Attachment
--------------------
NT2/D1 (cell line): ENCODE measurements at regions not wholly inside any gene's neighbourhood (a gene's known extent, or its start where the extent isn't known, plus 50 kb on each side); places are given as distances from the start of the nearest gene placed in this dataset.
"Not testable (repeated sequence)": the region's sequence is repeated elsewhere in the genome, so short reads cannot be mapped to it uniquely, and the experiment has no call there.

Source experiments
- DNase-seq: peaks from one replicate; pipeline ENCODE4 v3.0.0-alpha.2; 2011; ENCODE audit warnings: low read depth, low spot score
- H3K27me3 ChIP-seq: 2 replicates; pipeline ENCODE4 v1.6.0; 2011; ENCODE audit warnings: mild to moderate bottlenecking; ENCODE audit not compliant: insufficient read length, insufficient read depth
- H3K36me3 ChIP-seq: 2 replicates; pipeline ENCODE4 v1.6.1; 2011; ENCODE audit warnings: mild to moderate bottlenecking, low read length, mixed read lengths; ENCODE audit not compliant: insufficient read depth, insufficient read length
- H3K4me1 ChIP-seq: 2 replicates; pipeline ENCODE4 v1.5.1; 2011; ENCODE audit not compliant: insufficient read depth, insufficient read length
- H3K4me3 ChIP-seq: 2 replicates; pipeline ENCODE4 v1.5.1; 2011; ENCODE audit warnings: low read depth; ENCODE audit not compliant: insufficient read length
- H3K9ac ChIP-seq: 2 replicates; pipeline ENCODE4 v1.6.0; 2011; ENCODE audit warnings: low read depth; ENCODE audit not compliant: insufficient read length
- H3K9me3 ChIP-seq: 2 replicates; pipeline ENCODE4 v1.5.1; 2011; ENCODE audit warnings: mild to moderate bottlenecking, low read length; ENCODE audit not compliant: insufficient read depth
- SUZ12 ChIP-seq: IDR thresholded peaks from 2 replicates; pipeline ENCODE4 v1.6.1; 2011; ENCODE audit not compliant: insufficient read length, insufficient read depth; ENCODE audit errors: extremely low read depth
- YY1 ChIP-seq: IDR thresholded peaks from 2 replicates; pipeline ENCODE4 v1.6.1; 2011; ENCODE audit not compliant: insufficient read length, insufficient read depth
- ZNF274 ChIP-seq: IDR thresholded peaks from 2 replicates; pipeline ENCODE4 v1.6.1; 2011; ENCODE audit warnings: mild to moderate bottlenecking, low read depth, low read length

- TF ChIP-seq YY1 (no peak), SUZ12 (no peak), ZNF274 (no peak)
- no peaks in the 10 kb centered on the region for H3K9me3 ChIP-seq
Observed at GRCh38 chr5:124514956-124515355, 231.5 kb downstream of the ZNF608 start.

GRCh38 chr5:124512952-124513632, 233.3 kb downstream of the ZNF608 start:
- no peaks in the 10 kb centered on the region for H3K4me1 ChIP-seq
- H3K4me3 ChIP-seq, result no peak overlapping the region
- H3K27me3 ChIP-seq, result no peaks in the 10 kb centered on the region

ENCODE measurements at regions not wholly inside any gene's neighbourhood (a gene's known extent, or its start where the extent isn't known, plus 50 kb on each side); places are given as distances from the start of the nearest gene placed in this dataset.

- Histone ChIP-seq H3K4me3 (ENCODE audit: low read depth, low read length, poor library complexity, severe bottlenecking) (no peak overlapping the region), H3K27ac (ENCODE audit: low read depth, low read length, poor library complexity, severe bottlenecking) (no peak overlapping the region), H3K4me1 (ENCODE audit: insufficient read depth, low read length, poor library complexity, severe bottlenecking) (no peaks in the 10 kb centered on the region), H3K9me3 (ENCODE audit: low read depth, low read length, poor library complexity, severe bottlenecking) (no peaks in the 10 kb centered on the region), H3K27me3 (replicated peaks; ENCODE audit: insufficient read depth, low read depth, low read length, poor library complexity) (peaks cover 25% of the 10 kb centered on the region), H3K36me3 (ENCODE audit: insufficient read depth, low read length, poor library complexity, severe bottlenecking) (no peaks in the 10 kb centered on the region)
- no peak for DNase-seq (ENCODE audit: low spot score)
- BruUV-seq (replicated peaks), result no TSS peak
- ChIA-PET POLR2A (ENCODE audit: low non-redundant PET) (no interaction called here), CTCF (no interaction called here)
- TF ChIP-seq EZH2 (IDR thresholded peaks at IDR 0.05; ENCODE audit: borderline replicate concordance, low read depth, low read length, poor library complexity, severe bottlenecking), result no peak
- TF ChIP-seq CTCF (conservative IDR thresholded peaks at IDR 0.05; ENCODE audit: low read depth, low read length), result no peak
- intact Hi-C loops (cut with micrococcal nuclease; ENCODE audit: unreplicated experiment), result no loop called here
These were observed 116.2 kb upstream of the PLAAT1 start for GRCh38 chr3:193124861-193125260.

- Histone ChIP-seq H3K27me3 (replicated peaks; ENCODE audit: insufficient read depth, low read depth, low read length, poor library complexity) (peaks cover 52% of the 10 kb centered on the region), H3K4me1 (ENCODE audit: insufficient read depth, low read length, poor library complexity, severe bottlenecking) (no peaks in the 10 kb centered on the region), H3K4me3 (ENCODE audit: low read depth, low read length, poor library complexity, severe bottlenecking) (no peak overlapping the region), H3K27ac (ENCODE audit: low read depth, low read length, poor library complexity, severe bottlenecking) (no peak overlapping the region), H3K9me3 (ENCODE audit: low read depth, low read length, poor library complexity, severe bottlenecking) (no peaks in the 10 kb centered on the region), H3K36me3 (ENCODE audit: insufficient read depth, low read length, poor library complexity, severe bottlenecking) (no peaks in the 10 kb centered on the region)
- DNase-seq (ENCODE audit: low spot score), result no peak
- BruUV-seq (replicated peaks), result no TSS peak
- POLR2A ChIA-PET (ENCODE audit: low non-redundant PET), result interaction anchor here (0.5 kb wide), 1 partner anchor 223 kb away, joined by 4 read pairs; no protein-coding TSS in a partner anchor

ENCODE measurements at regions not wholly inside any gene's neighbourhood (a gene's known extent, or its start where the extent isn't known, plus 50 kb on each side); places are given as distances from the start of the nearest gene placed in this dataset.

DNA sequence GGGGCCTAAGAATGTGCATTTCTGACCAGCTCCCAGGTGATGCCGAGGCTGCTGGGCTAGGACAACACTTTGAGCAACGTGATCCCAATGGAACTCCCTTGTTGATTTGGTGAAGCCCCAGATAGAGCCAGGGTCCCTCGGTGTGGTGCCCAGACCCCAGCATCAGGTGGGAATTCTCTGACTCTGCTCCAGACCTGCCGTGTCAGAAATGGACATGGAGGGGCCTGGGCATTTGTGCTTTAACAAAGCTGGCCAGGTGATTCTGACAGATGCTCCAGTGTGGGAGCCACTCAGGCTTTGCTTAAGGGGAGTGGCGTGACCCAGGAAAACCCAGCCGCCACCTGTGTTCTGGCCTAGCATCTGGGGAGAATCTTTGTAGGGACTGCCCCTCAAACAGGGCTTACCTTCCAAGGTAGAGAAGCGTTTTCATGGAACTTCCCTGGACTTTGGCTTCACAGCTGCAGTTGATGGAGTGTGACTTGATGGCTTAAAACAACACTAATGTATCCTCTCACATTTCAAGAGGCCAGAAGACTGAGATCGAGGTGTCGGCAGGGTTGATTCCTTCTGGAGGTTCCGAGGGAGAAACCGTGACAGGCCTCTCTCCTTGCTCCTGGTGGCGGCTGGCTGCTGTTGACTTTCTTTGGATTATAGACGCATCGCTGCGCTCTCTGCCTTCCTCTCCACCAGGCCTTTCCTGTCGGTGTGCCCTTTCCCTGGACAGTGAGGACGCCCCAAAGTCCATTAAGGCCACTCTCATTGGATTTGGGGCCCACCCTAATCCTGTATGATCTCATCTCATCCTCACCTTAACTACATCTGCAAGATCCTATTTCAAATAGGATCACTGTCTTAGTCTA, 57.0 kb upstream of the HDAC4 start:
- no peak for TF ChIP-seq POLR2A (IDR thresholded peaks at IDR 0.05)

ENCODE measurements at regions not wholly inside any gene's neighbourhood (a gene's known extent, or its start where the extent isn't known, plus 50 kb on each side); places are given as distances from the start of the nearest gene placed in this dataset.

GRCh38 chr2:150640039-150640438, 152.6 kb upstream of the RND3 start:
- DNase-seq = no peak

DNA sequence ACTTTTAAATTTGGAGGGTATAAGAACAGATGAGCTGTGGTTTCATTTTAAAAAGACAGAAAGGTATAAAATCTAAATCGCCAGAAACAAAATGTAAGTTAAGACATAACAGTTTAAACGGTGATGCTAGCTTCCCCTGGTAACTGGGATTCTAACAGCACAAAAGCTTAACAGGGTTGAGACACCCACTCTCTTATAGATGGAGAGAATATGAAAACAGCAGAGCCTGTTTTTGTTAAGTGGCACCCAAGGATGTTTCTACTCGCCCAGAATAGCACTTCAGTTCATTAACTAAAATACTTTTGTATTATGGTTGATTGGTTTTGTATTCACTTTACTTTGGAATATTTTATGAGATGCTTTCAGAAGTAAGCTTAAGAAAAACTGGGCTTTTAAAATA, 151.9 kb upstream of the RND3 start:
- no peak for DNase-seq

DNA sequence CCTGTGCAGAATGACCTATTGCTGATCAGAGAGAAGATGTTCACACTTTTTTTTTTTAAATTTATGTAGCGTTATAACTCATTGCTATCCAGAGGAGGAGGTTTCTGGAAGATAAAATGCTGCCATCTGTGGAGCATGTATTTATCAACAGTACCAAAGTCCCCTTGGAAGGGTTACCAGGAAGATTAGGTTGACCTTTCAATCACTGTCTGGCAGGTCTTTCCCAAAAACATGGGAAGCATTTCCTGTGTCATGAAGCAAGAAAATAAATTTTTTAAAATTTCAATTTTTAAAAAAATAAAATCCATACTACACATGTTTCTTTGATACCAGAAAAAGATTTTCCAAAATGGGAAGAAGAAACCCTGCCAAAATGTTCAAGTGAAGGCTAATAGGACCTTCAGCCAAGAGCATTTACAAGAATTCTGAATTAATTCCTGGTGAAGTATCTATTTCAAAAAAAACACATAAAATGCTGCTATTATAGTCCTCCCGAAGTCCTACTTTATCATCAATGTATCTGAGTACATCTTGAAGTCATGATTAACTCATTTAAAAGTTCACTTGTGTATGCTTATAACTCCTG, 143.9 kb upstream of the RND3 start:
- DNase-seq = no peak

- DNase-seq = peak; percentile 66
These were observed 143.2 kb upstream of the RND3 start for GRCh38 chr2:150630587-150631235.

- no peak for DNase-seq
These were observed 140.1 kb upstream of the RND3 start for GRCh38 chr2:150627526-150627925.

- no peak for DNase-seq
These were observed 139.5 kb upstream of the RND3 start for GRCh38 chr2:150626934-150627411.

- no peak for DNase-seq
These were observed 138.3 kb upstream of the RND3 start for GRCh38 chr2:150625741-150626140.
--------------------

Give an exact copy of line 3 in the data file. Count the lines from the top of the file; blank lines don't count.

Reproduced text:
Source experiments